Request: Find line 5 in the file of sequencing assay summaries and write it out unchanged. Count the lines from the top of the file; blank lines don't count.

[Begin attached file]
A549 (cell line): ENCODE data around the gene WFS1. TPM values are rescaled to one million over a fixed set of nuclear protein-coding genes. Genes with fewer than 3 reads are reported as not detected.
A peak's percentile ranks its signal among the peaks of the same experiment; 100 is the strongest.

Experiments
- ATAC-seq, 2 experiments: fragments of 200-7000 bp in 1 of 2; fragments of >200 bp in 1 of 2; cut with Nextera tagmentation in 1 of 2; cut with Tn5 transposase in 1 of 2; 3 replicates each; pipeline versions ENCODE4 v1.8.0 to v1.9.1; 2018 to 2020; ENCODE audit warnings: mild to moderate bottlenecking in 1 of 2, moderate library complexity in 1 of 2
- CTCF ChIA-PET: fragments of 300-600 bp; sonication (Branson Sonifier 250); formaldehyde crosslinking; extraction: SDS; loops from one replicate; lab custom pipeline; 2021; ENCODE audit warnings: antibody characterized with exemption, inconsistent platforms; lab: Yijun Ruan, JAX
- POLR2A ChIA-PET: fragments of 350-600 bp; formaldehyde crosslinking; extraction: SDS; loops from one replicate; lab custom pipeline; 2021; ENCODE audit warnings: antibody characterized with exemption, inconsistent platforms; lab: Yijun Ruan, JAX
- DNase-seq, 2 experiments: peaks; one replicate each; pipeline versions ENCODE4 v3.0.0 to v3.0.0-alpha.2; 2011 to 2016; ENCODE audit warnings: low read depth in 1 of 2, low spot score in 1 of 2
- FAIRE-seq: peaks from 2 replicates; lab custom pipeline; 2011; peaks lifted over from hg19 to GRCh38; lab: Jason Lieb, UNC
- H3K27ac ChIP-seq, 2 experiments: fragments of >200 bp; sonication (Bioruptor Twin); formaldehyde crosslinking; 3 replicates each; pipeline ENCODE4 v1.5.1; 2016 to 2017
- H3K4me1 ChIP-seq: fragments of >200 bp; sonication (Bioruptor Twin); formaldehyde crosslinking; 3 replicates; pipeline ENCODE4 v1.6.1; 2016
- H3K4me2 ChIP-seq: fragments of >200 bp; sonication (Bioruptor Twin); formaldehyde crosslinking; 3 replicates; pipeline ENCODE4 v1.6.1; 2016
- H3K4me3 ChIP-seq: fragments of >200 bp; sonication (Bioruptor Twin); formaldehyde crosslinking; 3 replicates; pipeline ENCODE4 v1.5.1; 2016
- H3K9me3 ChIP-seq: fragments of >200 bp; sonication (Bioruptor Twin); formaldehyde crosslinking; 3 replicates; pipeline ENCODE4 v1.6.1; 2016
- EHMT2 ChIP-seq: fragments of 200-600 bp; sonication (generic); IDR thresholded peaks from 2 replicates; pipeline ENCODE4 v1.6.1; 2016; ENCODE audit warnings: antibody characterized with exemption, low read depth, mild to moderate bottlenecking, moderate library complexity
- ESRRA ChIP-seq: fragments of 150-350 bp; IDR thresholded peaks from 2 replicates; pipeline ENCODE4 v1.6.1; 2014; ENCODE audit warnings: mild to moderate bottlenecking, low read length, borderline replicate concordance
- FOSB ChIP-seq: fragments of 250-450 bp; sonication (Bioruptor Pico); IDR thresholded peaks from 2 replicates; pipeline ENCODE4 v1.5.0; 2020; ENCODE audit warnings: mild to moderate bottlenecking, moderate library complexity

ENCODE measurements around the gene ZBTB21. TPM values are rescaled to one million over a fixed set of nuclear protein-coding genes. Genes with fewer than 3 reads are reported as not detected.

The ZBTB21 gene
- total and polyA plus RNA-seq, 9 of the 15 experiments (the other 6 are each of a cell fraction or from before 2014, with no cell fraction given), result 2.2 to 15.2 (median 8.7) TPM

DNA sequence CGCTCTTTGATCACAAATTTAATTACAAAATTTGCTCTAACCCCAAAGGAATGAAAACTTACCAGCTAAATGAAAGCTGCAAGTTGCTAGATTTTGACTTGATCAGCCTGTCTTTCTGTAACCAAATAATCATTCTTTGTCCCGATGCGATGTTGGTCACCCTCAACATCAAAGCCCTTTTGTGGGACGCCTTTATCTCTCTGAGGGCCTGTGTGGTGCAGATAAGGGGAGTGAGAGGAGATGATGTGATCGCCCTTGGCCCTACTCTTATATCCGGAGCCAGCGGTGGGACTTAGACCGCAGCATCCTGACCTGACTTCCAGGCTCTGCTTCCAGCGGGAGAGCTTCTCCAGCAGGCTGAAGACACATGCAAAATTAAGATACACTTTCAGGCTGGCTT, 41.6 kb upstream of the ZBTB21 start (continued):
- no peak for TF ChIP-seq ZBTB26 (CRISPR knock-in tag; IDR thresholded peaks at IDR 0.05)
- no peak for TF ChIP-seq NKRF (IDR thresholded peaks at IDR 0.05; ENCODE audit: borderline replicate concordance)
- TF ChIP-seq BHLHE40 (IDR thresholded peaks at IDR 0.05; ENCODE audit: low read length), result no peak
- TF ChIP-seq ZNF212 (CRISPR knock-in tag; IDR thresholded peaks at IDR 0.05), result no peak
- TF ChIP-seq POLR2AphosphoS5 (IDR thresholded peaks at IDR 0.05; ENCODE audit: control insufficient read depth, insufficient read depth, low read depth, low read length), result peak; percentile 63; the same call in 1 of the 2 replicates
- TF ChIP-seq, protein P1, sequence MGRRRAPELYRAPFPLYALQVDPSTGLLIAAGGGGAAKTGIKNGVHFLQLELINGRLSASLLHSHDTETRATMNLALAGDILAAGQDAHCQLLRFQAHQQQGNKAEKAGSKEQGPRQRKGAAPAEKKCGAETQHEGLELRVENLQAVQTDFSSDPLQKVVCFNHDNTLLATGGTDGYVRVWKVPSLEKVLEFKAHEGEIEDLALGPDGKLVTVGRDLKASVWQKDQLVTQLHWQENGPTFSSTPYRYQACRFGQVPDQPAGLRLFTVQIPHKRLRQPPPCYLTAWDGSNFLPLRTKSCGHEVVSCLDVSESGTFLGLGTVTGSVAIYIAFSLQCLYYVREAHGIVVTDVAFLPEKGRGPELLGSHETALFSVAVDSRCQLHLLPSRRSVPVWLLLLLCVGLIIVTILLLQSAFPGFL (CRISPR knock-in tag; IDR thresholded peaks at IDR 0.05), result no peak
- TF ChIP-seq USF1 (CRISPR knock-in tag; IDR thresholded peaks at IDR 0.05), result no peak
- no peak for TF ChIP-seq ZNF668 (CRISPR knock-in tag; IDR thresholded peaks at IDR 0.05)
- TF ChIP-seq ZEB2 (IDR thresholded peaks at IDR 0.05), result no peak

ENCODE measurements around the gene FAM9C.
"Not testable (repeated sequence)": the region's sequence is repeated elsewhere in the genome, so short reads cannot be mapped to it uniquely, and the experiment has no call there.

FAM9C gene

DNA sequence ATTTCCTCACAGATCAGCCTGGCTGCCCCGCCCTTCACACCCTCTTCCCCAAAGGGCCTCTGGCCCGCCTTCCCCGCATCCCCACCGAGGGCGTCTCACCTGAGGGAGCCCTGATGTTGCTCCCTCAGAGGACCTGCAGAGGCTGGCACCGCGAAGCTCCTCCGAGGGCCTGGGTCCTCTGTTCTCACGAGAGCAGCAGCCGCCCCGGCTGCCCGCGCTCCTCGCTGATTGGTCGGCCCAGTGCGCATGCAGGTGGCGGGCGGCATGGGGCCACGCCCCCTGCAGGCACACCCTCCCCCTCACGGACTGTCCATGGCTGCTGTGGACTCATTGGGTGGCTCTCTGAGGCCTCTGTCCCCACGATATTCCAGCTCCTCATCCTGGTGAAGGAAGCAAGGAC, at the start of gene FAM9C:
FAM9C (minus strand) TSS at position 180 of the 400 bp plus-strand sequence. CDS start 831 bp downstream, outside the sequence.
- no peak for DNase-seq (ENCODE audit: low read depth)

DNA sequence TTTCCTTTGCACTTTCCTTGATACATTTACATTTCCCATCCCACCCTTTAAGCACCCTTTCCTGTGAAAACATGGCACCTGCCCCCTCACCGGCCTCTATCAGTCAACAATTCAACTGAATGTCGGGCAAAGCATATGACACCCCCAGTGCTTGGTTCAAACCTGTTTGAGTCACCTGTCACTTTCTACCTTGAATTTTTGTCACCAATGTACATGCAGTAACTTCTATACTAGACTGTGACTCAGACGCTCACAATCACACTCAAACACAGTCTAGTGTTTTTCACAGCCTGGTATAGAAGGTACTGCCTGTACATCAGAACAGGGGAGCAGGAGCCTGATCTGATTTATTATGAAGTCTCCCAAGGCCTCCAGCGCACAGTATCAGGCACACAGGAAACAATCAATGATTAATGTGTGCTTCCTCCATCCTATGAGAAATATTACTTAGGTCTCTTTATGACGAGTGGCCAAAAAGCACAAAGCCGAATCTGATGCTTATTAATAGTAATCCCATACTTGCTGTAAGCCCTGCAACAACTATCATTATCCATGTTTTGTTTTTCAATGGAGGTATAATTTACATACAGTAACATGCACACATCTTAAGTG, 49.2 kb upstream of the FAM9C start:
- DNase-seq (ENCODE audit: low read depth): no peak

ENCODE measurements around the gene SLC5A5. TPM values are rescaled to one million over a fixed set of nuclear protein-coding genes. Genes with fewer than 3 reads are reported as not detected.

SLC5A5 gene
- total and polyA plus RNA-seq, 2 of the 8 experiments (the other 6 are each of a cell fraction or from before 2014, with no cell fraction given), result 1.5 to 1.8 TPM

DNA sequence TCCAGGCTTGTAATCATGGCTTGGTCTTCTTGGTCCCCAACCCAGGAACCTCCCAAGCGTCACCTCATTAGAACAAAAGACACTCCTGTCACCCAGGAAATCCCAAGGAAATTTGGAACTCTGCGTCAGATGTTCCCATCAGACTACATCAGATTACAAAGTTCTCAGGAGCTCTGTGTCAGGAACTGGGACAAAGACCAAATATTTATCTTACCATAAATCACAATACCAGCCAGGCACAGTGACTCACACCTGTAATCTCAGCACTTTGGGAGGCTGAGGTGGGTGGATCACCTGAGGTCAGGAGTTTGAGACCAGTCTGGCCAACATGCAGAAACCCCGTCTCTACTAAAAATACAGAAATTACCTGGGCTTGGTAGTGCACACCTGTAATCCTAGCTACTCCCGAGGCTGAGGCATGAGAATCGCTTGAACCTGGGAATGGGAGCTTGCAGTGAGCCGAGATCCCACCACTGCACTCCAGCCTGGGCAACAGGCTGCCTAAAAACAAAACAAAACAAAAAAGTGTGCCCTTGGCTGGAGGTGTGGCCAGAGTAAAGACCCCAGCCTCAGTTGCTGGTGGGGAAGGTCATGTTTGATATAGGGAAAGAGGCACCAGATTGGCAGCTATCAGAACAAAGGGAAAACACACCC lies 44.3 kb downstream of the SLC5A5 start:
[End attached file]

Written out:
- CTCF ChIA-PET: fragments of 300-600 bp; sonication (Branson Sonifier 250); formaldehyde crosslinking; extraction: SDS; loops from one replicate; lab custom pipeline; 2021; ENCODE audit warnings: antibody characterized with exemption, inconsistent platforms; lab: Yijun Ruan, JAX